The terms of the settlement were not disclosed. However, an attorney for the protesters said that his clients are “very, very happy” with its terms.
Former President Donald Trump has reached a settlement with a group of protesters who claim they were physically assaulted by his security team in 2015.
According to NBC News, while attorneys for both sides confirmed the agreement, they did not disclose the terms of the settlement.
Benjamin Dictor, a lawyer for the protesters, hailed the announcement, calling it “an incredible day for our clients, who are lifelong activists in the community […] who stood up to defend the right to speech on the public sidewalk and have litigated for seven years.”
“And today,” Dictor said, “the matter was resolved on terms that they are very, very happy with.”
An attorney for Trump, Alina Habba, suggested that—even though the former president was eager to bring the case to trial—the terms of the settlement were mutually agreeable.
“Although we were eager to proceed to trial to demonstrate the frivolousness of this case, the parties were ultimately able to come to an amicable resolution,” Habba said. “We are very pleased with this outcome and are happy to finally put this matter to rest once and for all.”
The lawsuit, notes NBC News, stems from an incident that occurred in September 2015 outside of Trump Tower.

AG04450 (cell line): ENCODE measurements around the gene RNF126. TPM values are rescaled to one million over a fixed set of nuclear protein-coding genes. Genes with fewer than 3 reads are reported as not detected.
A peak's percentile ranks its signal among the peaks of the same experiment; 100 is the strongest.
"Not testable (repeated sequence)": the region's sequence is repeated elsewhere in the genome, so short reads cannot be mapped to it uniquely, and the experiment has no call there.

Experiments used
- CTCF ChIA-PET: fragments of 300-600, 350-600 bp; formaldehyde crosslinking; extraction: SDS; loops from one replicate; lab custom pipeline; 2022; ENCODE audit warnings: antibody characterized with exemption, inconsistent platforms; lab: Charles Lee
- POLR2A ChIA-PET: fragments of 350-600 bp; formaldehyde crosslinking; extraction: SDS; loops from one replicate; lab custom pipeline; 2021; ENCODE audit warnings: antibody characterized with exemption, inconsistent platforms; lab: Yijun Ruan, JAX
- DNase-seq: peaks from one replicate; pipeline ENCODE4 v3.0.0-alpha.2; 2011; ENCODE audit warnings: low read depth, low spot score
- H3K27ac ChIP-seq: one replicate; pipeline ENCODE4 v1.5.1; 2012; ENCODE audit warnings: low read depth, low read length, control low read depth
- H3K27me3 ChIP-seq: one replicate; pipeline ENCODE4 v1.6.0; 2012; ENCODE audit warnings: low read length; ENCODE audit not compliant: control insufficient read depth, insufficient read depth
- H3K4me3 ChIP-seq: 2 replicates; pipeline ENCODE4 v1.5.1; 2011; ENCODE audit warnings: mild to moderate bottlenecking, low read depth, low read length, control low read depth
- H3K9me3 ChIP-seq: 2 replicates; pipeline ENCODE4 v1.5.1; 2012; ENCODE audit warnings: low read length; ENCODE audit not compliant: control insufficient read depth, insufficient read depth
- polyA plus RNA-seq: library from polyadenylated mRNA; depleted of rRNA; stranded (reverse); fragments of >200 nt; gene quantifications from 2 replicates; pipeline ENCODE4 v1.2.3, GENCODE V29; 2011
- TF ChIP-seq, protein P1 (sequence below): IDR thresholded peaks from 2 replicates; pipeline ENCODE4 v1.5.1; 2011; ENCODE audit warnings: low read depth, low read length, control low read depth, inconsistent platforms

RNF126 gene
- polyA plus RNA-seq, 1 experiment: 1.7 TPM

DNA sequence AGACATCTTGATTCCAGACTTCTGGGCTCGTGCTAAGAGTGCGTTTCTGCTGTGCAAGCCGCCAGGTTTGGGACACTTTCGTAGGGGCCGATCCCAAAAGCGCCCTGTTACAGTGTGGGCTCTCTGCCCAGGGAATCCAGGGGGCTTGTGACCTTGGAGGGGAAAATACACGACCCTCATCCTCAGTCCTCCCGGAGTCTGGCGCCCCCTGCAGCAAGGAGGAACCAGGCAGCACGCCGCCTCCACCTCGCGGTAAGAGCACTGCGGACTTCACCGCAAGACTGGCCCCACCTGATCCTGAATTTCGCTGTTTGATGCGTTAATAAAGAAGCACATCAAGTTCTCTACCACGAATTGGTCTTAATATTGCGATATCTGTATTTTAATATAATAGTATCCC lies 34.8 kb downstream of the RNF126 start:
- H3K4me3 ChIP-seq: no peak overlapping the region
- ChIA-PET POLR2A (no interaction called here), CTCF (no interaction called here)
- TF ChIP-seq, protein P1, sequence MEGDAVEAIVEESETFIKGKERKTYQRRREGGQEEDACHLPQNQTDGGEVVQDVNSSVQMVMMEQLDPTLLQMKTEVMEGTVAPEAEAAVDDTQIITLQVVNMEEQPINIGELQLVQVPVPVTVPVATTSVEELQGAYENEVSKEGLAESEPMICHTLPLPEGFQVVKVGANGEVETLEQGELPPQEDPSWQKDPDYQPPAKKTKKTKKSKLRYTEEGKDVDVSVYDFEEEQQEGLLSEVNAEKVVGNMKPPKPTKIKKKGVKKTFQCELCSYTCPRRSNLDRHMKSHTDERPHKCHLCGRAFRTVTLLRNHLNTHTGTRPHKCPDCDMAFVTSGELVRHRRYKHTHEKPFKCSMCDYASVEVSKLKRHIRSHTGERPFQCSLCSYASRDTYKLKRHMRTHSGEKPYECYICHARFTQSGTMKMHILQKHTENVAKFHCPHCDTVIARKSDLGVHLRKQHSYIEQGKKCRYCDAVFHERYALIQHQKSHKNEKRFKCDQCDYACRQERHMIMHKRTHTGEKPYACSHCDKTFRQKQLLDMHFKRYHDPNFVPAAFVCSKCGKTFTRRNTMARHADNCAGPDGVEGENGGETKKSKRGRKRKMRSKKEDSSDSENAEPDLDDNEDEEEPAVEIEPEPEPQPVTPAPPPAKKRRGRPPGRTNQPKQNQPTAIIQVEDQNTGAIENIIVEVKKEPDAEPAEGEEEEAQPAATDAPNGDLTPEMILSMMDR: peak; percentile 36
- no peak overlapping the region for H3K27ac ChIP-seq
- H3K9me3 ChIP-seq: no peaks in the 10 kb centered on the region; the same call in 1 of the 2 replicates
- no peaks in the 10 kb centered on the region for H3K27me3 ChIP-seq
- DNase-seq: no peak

A group of protesters, angered by Trump’s comments disparaging Latin American immigrants and asylum-seekers, claim they were illegally instructed by Trump Tower security guards to vacate the public sidewalk adjacent to the building.
When they refused and began raising slogans, Trump’s protection detail—including the head of his security team—assaulted the protesters.
In their lawsuit, the protesters said that Trump’s security team interfered with their “peaceful and lawful assembly,” which they stressed had occurred on public, city-maintained property.
“Powerful men might put their names on buildings, but the sidewalk will always belong to the people,” Dictor said.
Despite Trump and Habba’s confidence, Dictor told POLITICO that the defendants likely feared judgment before a New York jury.
POLITICO notes that Trump had already been deposed in the case.
If the case had proceeded to trial, then Trump’s deposition could have been played for the jury.
“Defendants were staring down the barrel of a Bronx jury who were about to be presented with overwhelming evidence in support of plaintiffs’ claims. Nevertheless, plaintiffs are proud to have settled their claims and to have obtained written recognition by Donald Trump of their right to protest on the public sidewalk,” Dictor told POLITICO in an emailed statement.